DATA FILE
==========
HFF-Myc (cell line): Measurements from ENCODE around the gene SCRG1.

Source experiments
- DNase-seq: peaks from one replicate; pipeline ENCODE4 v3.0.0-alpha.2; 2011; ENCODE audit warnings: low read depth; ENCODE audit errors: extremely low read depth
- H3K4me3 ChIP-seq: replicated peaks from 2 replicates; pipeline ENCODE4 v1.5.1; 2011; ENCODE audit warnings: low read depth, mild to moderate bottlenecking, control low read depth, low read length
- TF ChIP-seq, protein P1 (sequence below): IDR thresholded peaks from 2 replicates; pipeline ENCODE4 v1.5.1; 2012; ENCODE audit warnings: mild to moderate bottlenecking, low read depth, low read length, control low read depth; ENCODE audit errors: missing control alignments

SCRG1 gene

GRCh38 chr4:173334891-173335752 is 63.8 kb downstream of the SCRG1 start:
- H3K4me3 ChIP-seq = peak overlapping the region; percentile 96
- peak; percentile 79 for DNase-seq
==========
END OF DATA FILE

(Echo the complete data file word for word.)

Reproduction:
HFF-Myc (cell line): Measurements from ENCODE around the gene SCRG1.

Source experiments
- DNase-seq: peaks from one replicate; pipeline ENCODE4 v3.0.0-alpha.2; 2011; ENCODE audit warnings: low read depth; ENCODE audit errors: extremely low read depth
- H3K4me3 ChIP-seq: replicated peaks from 2 replicates; pipeline ENCODE4 v1.5.1; 2011; ENCODE audit warnings: low read depth, mild to moderate bottlenecking, control low read depth, low read length
- TF ChIP-seq, protein P1 (sequence below): IDR thresholded peaks from 2 replicates; pipeline ENCODE4 v1.5.1; 2012; ENCODE audit warnings: mild to moderate bottlenecking, low read depth, low read length, control low read depth; ENCODE audit errors: missing control alignments

SCRG1 gene

GRCh38 chr4:173334891-173335752 is 63.8 kb downstream of the SCRG1 start:
- H3K4me3 ChIP-seq = peak overlapping the region; percentile 96
- peak; percentile 79 for DNase-seq